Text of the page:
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National Jewish Hospital and Research Center/National Asthma Center (U.S.)



  • Usage: 1978 - 1985


In the late nineteenth century, Denver, Colorado, faced a severe social problem when hundreds of people severely ill with tuberculosis converged on the city, attracted by the reputation Denver had already acquired as the "world's sanatorium." Because of the onslaught of consumptives, beds for patients in city and state general hospitals were so scarce that the poor were frequently left to their own devices, often dying in the streets. One of the first people to conceive of a free hospital for the indigent tuberculosis victims in Denver was Frances Wisebart Jacobs. She launched a relentless campaign to arouse public awareness on behalf of the indigent consumptives, seeking the support of businesspeople and political leaders to raise funds for a new hospital. Jacobs found an ally in a young rabbi, William Sterne Friedman. Rabbi Friedman enlisted the financial support of some of the trustees of his congregation, Temple Emanuel, insisting that concern for the sick and indigent had always been a vital tenet of Jewish tradition. The original hospital, the Frances Jacobs Hospital, was not completed because of the silver panic of 1893. The hospital received financial assistance from the International Order of B'nai B'rith. This vital support came mainly through the efforts of Louis Anfenger, a local Jewish citizen who was also a founder of both Temple Emanuel and the Denver chapter of B'nai B'rith. National Jewish Hospital for Consumptives (NJH) opened its doors to Jews and gentiles alike in 1899 as the first sanatorium in Denver for tuberculosis victims. Samuel Grabfelder of Louisville, Kentucky served as president from 1899-1920; Seraphine Pisko was executive secretary (Director) from 1911-1938. Some of the physicians associated with the hospital included Dr. Saling Simon, Dr. Robert Levy, and Dr. John Elsner. The NJH adopted a program that emphasized the benefits of fresh air, proper nutrition, and rest.

As a result of national support, NJH introduced a revolutionary concept to tuberculosis treatment by offering free services to indigent consumptives. The motto was, "None can pay who enter, and None who enter can pay." Only patients with incipient tuberculosis, where treatment could be most effective, were to be admitted to NJH, and the length of stay was limited to six months. These conditions reflect the medical opinion of the time and the scarcity of hospital beds for consumptives. It was commonly thought that attempting to treat advanced cases only wasted time and money that could be more profitably directed toward patients who had a good chance of recovery. National Jewish Hospital for Consumptives changed its name several times, subsequently being known as National Jewish Hospital (1925-1964) and later becoming National Jewish Hospital and Research Center (1965-1977), National Jewish Hospital and Research Center/National Asthma Center (after merging with National Asthma Center in 1978), and National Jewish Center for Immunology and Respiratory Medicine (1986-1996). In 1997, the organization changed its name to the National Jewish Medical and Research Center and focused on lung, allergic and immune diseases. It was renamed National Jewish Health in July 2008. The facility continues to treat patients from throughout the country, using cutting-edge medicine and research.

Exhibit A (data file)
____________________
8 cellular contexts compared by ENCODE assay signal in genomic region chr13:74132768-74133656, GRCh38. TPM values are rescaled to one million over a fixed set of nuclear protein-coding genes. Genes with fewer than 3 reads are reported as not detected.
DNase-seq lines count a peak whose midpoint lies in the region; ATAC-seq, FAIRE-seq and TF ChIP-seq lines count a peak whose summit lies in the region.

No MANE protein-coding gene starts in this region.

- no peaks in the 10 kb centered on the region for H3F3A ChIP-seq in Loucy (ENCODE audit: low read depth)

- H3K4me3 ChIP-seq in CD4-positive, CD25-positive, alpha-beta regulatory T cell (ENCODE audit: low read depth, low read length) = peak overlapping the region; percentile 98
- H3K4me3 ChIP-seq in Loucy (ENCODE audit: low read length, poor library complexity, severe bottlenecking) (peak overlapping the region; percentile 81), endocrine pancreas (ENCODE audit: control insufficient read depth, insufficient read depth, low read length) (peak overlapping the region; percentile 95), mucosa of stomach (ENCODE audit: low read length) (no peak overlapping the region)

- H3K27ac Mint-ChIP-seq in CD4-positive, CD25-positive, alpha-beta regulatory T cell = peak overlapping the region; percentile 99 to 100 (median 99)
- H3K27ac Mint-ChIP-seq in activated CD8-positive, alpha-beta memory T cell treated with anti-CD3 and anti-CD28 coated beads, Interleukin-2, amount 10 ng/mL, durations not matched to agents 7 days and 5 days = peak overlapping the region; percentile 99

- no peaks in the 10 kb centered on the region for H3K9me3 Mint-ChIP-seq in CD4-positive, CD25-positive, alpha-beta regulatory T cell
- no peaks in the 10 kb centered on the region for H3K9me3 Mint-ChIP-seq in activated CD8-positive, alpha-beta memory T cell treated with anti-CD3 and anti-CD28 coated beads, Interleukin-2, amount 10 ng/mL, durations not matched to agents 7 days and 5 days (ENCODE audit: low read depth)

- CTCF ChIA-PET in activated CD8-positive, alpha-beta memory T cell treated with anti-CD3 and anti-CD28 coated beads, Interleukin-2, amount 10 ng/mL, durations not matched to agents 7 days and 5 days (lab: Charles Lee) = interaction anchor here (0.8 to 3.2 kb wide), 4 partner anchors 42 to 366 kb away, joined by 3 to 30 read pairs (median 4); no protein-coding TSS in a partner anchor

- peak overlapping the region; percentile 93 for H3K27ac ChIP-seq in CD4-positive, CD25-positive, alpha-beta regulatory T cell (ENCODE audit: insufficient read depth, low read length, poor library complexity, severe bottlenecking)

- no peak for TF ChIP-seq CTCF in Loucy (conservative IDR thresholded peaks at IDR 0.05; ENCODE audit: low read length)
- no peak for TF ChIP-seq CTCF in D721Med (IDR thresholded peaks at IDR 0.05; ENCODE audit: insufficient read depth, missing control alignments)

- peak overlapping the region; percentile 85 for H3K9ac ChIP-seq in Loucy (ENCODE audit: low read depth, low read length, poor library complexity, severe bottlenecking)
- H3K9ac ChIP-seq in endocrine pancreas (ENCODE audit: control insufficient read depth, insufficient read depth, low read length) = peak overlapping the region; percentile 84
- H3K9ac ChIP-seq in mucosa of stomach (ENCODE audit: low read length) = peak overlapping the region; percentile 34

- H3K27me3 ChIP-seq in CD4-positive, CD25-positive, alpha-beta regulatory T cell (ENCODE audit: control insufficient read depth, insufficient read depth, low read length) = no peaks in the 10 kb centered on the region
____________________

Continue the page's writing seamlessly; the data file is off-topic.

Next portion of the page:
The National Asthma Center (NAC) also existed under a series of names. It was founded in 1907 by Fannie Lorber as the Denver Sheltering Home for Jewish Children; from 1928-1952, it was called the National Home for Jewish Children in Denver; from 1953-1956, it was the Jewish National Home for Asthmatic Children in Denver; from 1957-1972, it was the Children's Asthma Research Institute and Hospital (CARIH); and from 1973-1977, it was the National Asthma Center. In 1978, it merged with the National Jewish Hospital to become the National Jewish Hospital and Research Center/National Asthma Center (1978-1985.) It evolved from sheltering home for tuberculosis "orphans" to become a residential treatment facility for children with intractable asthma and a research hospital.

Found in 64 Collections and/or Records:

Studying Hebrew at the National Jewish Home for Asthmatic Children, after 1945

Identifier: B063.03.0011.00071

A group of unidentified children studying Hebrew at the National Jewish Home for Asthmatic Children in Denver Colorado.

Dates: after 1945

Three Girls in the Kitchen at the National Jewish Home for Asthmatic Children, between 1947-1950

Identifier: B063.03.0011.00084

Three girls in a kitchen: from left to right they are Toby Greif, Rachel Kinel (Almo), and Eileen Cohen. Eileen Cohen is washing dishes and the Toby Greif and Rachel Kinel are standing in front of a table of brown paper bags. The girls were in the care of the National Jewish Home for Asthmatic Children in Denver, which later became part of the National Jewish Hospital.

Dates: between 1947-1950

Union Pacific, 1979

Identifier: B005.01.0031.0023

Correspondence related to Union Pacific Railroad Company

Dates: 1979

Yahrzeit Lists, 1980

Identifier: B005.01.0032.0003

Yahrzeit lists, January to December

Dates: 1980